Should You Elope? 7 Questions for You and Your Partner to Consider

elopement in paris

Though many little girls (and some little boys!) dream of their wedding days—and what the groom, dress, cake, and flowers will look like—others may not have traditional bridal aspirations. If the thought of planning for a year and spending the average $26,000 for your wedding doesn’t appeal to you, then maybe you and your future spouse should consider elopement. Here are seven questions for you and your partner to think about before heading down to the courthouse or packing your bags for Tahiti.

1. How much money are you willing to spend on your wedding?

It’s no secret that weddings are pricey. With the average total wedding cost continually on the rise, an elopement is a great money-saving alternative for brides and grooms. Choosing an elopement will typically mean saving on food, drinks, DJs, and the venue rental, which can add up to thousands of dollars. If all you want to do at the end of the day is get married without any fuss, eloping might be the best choice for you.

2. Where do you want to get married?

Weddings can not only get expensive for brides, grooms, and their families, but it can also get costly for those who want to attend your wedding, especially if it’s out of town. This may make you feel some pressure to have the wedding where the majority of the guests live, which can feel a little limiting. If you have always envisioned getting married on Miami Beach, on top of a glacier in Alaska, or underneath the Eiffel Tower, then eloping could be the way to go. All you need for an elopement is an officiant, a witness, and of course, someone to take pictures (especially if it’s on top of a glacier).

3. How many people do you want to invite?

If getting married in front of a large crowd of people makes you nervous, or if you want your ceremony to be more intimate, then eloping quickly solves both issues. Many couples choose to invite their immediate families to the ceremony, but you can also choose to go it alone with just your betrothed. Understandably, some couples shy away from elopement because they’re afraid to disappoint family and friends who want to celebrate with them, but you could always settle on a compromise of a private ceremony with a big party later on. Whatever you choose to do, remember that it’s your decision and yours alone. To reassure a disappointed family member, be sure to take lots of pictures and even video so they can feel part of your special day.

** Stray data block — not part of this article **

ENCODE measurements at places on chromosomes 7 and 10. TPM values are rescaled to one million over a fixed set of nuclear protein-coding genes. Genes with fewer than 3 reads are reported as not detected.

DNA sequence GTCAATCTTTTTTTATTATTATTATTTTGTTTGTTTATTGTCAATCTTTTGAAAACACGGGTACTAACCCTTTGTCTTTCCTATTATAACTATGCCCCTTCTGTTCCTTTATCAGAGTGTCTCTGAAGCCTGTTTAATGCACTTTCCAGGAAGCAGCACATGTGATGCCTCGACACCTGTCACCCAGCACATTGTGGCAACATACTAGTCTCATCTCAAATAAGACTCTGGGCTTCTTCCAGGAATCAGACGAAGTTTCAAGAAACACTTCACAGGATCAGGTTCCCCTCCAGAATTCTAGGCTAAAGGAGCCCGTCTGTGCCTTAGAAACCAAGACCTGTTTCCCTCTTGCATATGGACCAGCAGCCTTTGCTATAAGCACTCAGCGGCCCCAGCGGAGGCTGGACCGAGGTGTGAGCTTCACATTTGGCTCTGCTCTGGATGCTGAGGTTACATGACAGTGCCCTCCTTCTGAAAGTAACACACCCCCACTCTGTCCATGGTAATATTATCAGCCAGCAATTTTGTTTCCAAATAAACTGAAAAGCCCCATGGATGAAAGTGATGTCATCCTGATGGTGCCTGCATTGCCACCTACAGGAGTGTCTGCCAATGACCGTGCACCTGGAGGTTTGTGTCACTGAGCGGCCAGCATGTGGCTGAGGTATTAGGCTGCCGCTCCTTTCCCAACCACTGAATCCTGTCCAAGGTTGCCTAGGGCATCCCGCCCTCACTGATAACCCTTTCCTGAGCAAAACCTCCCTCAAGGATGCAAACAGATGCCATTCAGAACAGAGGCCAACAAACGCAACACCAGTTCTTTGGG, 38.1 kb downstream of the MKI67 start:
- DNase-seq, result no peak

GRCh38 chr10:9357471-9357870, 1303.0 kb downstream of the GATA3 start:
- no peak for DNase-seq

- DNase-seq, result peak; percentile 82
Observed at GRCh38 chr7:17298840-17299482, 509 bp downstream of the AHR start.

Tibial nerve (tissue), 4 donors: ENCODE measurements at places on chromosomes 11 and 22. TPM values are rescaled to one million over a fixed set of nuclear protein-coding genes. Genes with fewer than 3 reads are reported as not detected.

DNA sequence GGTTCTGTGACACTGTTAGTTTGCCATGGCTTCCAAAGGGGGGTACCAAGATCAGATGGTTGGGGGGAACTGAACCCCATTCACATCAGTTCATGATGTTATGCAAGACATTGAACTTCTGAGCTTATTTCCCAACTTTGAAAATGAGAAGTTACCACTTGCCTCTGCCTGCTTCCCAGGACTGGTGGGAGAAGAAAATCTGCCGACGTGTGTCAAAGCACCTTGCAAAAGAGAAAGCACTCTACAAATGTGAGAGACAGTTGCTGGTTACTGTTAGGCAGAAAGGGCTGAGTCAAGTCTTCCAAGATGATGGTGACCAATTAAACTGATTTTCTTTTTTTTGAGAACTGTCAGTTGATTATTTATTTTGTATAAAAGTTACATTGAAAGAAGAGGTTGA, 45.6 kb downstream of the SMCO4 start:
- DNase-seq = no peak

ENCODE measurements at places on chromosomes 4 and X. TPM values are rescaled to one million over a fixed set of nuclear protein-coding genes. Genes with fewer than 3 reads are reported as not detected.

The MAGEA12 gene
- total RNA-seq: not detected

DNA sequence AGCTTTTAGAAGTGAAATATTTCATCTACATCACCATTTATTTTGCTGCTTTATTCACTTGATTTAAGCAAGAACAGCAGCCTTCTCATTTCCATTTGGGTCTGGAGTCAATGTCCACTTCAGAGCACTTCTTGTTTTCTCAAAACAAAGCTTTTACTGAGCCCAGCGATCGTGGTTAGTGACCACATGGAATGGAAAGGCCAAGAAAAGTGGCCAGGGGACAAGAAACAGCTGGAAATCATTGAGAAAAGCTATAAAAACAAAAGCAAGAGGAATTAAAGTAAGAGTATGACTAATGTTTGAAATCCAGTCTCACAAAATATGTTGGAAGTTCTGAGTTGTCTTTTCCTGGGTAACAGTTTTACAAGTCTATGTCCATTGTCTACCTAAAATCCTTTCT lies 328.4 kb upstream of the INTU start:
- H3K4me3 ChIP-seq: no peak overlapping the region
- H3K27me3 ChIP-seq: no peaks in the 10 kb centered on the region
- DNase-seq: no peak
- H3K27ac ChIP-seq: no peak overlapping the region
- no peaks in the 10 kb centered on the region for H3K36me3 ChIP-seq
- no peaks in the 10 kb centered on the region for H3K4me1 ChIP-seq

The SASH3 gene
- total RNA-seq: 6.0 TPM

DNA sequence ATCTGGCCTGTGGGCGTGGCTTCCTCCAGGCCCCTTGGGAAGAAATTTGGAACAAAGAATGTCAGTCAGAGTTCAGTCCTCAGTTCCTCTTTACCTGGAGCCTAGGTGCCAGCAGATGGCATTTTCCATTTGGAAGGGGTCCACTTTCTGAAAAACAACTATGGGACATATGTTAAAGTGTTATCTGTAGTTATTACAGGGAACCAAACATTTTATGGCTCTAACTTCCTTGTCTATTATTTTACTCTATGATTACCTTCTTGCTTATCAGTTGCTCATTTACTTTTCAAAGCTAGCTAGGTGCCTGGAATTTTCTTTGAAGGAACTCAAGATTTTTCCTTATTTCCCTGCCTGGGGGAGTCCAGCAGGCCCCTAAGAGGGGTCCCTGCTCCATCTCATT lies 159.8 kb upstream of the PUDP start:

4. How will you handle input from others on your plans?

Weddings are special events full of wonderful traditions and customs, and it’s understandable why brides and grooms often receive so much input from family members when planning the big day. However, if you have a unique vision of how your wedding will go and that differs majorly from tradition or family expectations, then eloping may be a good solution. When you elope, you can wear whatever dress you want, have any kind of ceremony you want, and have any kind of music you want, which is appealing to many couples with overbearing family members.

5. Are you planning on a big honeymoon or buying a house after the wedding?

If you are planning on going on a two-week trek around Europe after the wedding and you weren’t quite sure how you could squeeze that into the budget, consider eloping to help you save the cash for that dream honeymoon. Or, are you tired of renting a small apartment and want to put down roots with a home purchase? Skipping the big wedding ceremony and reception can help you get that down payment in order. Obviously these aren’t the only two options, just examples, so be sure to talk honestly about things you both may want.

6. How much time do you want to devote on planning?

Many couples spend well over a year planning for their weddings. A wedding ceremony and reception are huge events that some people specialize in planning professionally. Deciding on the cake, the flowers, the food, the dress, the guest list, and the venue can be quite demanding and can take time out of an already busy schedule. Eloping can help you skip over a lot of those plans and allow you to go straight to the “I do’s.”

7. What kind of vows did you want to prepare?

Though traditions are changing, many places of worship still require the traditional vows and ceremony order. If this doesn’t suit your style, and you want to quote anything from Jane Austen to Weird Al in your vows, an elopement might be best for you and your off-beat future spouse.

Choose What’s Best For You

No matter how you and your future spouse choose to tie the knot, the most important thing is that you are happy and comfortable with every decision that you make. Whether you say “I do” in a church in front of all your family and friends or you say your vows in the middle of the forest with civilization miles away, the most important thing is being together and celebrating your love.

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